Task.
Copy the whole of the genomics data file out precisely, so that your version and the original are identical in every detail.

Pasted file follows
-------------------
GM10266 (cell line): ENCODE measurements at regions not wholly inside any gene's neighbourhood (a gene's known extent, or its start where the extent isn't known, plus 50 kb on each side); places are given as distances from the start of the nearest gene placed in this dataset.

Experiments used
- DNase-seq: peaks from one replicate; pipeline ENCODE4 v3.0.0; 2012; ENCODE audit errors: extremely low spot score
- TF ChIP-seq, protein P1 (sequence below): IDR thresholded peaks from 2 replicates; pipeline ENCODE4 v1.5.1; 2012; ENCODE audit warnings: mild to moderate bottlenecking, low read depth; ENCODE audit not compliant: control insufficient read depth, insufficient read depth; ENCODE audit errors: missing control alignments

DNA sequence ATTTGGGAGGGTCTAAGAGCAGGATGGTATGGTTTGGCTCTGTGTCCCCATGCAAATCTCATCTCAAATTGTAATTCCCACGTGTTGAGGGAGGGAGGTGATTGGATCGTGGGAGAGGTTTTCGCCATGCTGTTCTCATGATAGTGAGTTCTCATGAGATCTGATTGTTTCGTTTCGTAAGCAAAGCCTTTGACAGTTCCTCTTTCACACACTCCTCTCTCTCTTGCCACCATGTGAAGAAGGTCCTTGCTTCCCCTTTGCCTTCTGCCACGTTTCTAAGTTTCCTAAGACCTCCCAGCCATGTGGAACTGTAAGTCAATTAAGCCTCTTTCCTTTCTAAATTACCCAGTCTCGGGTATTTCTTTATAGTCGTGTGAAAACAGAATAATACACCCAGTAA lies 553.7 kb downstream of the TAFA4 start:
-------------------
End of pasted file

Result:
GM10266 (cell line): ENCODE measurements at regions not wholly inside any gene's neighbourhood (a gene's known extent, or its start where the extent isn't known, plus 50 kb on each side); places are given as distances from the start of the nearest gene placed in this dataset.

Experiments used
- DNase-seq: peaks from one replicate; pipeline ENCODE4 v3.0.0; 2012; ENCODE audit errors: extremely low spot score
- TF ChIP-seq, protein P1 (sequence below): IDR thresholded peaks from 2 replicates; pipeline ENCODE4 v1.5.1; 2012; ENCODE audit warnings: mild to moderate bottlenecking, low read depth; ENCODE audit not compliant: control insufficient read depth, insufficient read depth; ENCODE audit errors: missing control alignments

DNA sequence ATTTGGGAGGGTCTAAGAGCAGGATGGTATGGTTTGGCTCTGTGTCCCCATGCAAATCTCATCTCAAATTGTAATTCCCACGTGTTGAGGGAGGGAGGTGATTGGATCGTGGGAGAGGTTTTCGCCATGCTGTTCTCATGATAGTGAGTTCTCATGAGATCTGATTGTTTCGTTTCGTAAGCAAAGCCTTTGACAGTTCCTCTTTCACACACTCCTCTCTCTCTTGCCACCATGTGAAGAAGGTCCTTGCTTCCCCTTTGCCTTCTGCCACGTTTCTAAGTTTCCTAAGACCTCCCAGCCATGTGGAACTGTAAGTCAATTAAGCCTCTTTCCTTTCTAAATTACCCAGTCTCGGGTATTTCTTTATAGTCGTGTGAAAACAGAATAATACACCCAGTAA lies 553.7 kb downstream of the TAFA4 start: